Anyone who has ever watched the television programme The Antiques Roadshow will know all bout the different ways in which valuables can turn up unexpectedly.
I’m a big fan of the show and have watched it for decades. I particularly enjoy the occasions when a valuable item turns out to have been bought for peanuts at a car boot sale - or picked up for nothing at the local tip or charity shop.
Interestingly, I had a very similar moment when I came across some Pedro Postcards at a valuation day I conducted in Exeter in 2009.
A couple, who were originally from Wiltshire, owned a skip rental business and always made a point of trawling through collected full skips - partly for recycling purposes, but also for the purpose of searching for items of value. In the past, they had discovered items of jewellery, some which were even made of gold. However, what they showed me at Exeter was far more exciting (as far as I was concerned) because they were original works of art from the ‘Sunny Pedro Postcards’ series by well-known artist Phil Millar.
Millar was a commercial picture postcard artist who used the penname of ‘Pedro’ and produced a large series of saucy seaside humour postcards in the 1960s. He took over where the Donald McGill saucy postcards left off and, in the more relaxed atmosphere of the 1960s, produced far more suggestive cards than ever McGill could get away with.
According to the British Cartoon Archive compiled by the University of Kent, Millar started his professional cartooning career in the 1930s as an illustrator for men's magazines. His work appeared in Razzle, Blighty and in the Daily Mirror. He began drawing seaside postcards in the late 1940s.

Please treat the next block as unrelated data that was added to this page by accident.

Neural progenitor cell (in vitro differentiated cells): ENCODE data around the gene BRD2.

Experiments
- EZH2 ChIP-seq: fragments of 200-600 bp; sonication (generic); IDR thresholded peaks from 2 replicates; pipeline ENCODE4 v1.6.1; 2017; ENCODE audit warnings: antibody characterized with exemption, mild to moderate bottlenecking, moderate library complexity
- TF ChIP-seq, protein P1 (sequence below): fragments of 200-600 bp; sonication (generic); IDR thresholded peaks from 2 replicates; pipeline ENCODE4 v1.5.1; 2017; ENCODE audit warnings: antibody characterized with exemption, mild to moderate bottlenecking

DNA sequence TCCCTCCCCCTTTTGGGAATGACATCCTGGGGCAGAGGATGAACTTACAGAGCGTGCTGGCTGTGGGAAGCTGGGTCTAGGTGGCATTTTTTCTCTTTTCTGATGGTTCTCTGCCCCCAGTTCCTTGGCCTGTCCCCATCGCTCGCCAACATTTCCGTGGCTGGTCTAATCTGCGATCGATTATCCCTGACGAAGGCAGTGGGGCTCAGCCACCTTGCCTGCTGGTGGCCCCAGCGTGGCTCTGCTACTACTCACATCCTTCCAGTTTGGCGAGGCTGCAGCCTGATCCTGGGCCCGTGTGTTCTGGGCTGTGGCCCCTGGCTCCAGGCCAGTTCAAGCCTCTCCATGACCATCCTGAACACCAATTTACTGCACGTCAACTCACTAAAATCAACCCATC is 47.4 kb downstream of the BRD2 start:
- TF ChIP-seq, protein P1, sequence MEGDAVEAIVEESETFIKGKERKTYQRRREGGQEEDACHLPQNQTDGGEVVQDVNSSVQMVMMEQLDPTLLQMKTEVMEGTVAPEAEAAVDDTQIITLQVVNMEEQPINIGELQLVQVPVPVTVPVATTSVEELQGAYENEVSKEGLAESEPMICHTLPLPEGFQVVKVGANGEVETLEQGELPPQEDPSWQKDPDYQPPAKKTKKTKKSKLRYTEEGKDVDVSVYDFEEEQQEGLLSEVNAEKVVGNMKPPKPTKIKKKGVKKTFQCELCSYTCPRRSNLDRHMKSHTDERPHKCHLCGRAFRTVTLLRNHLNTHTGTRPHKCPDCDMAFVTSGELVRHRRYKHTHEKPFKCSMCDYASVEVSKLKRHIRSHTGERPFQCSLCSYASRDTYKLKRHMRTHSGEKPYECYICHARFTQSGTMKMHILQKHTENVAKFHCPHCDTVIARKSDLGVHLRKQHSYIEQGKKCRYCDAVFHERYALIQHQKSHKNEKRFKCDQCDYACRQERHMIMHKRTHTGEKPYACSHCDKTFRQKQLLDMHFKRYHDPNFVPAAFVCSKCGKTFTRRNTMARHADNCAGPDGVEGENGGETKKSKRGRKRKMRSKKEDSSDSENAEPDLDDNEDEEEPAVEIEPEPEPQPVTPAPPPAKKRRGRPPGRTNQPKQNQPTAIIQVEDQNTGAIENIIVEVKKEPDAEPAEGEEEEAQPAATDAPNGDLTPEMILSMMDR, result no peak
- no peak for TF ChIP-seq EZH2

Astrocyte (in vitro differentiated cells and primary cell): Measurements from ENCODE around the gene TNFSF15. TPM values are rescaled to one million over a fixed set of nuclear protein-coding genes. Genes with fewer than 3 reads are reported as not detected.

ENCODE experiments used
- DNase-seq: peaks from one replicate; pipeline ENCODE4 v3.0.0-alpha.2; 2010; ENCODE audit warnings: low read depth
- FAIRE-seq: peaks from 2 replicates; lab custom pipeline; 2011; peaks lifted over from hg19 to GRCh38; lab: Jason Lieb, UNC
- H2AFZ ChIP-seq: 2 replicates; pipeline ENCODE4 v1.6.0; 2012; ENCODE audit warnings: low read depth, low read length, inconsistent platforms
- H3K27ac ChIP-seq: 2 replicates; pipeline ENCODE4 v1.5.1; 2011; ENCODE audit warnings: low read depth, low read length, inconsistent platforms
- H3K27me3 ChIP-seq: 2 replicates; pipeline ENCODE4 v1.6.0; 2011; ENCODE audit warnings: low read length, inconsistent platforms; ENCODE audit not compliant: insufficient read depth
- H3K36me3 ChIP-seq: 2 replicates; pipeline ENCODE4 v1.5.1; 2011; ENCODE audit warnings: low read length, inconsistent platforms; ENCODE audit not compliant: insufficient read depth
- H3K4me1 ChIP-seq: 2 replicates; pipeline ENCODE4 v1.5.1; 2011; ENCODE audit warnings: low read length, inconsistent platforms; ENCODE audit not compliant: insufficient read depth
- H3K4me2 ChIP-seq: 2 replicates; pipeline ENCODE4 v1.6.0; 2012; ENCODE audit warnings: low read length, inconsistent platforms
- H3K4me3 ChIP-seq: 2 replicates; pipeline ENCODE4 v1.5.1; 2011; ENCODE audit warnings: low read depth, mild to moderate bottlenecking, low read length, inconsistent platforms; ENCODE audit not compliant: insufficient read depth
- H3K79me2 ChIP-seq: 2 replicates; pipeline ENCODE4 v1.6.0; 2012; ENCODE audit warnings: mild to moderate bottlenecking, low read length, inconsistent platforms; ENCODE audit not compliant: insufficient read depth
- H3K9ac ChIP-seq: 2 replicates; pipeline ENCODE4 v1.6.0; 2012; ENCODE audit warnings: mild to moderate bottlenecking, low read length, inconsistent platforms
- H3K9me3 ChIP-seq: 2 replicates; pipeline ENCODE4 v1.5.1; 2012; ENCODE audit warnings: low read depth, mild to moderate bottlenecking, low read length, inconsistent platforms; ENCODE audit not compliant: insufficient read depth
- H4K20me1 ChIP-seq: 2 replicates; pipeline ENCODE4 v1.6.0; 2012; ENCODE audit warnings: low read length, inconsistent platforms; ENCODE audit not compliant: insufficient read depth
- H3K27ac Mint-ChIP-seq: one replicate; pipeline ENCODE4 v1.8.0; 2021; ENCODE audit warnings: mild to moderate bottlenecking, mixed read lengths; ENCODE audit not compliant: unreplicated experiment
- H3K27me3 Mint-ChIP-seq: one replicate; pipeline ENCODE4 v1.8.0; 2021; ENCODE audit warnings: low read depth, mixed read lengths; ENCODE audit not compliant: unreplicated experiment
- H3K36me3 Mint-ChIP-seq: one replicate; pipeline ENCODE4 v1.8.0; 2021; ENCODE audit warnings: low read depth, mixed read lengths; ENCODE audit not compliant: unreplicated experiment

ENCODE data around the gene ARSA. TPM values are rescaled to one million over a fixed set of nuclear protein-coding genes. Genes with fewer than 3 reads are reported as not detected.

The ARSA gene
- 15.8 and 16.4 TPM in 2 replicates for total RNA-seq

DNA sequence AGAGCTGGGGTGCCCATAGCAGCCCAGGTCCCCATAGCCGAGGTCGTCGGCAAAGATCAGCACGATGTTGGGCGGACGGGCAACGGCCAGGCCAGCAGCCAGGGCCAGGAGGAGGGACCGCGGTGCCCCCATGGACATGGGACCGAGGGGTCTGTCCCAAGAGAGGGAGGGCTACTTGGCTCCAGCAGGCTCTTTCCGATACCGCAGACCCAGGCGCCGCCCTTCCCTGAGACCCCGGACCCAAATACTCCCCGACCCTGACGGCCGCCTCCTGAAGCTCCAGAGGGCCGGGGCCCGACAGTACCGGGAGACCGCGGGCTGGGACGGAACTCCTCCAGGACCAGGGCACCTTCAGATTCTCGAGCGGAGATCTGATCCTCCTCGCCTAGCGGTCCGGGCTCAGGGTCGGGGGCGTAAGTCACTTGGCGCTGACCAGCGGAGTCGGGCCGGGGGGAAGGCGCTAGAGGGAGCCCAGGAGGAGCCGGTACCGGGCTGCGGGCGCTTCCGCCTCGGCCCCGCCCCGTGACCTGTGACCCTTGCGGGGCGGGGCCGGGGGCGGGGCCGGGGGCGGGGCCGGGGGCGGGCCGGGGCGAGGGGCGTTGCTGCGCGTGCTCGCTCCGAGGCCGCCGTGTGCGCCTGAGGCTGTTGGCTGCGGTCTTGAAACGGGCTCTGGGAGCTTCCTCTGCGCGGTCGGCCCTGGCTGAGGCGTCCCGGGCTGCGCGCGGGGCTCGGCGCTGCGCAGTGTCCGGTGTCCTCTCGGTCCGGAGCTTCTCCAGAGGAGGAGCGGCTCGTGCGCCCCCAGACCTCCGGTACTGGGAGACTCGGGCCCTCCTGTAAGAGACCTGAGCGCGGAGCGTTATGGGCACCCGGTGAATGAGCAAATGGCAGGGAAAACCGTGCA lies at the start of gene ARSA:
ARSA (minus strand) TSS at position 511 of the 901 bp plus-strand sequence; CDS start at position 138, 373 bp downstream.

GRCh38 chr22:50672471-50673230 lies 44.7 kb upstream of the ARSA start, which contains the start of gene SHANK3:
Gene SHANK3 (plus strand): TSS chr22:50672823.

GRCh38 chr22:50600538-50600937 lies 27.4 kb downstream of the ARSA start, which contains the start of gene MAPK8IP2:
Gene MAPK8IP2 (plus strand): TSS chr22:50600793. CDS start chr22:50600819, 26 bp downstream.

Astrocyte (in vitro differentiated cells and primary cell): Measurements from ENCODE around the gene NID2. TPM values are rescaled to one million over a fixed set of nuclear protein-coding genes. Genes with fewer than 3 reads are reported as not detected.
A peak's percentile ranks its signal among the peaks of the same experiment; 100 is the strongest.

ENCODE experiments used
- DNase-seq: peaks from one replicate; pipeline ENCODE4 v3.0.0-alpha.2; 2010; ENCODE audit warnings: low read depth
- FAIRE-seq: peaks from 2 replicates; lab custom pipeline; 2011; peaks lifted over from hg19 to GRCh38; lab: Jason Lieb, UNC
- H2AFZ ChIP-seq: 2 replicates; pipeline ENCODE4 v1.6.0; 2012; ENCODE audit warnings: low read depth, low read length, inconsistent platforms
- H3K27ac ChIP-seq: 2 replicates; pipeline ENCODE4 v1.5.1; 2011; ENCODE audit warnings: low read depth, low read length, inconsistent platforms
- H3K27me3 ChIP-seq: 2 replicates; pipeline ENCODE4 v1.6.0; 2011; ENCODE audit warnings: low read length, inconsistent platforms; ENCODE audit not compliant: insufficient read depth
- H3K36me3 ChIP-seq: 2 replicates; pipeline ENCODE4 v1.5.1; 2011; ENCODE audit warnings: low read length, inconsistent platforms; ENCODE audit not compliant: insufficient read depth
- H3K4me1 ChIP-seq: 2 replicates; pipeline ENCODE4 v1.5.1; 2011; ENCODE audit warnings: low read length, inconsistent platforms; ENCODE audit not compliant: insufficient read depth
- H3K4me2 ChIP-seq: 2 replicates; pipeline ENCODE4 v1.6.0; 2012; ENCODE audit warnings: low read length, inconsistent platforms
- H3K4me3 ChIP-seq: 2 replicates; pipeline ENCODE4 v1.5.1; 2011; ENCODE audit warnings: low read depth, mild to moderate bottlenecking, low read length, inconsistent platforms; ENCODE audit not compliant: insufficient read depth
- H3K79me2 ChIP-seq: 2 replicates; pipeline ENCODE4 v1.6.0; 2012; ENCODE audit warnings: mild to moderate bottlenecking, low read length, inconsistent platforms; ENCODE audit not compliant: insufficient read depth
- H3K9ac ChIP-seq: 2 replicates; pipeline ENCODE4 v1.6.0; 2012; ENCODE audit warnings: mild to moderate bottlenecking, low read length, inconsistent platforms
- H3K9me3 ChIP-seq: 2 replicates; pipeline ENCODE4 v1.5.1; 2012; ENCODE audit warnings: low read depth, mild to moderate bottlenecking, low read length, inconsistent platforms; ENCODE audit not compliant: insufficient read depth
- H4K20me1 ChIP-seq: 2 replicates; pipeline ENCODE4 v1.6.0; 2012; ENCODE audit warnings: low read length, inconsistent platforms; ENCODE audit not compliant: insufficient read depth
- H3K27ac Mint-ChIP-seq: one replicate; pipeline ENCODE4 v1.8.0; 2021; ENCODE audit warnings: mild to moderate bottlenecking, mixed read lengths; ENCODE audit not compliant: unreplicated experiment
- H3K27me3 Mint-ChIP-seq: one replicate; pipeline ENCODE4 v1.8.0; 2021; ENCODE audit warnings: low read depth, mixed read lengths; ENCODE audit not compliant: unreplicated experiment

Having used a number of pseudonyms based on his name, his seaside postcard humour was first published by E. Marks (1948-49) as ‘Pip’, before Joseph Easton and Co (1948-1951) did so as ‘Milla’. Millar published his work as ‘Davo’ from 1951. He took over from McGill at D. Constance following McGill’s death in 1962, and was published as ‘Pedro’, ‘Carlos’, ‘Bob’ and ‘Flip’ from 1964 onwards. He died in Norfolk in 1988.
My client found 25 original artwork paintings in a skip by Millar, from which the postcards were printed, it was a discovery which could definitely have graced The Antiques Roadshow itself.
Pleasingly, the paintings for the Pedro comic postcards had all survived their passage in the skip very well and, apart from a few Sellotape stains around the edges, the paintings were as fresh as the day they had been painted.
Although the Pedro postcards themselves are quite common - and can be picked up for less than £1 each, each piece of artwork discovered was truly unique and I had no hesitation in telling the couple that I would estimate them conservatively at £50 each, making a total figure of £1,250.
Every postcard in the ‘Sunny Pedro Postcards’ series is numbered and whenever this happens, it seems to act as a carrot to collectors, who know they can have a chance to complete the series.
When sold in our August 2009 auction, they were lotted individually and realised between £46 and £150 each – proving the saying that one person’s rubbish is another person’s treasure!
By Colin Such.
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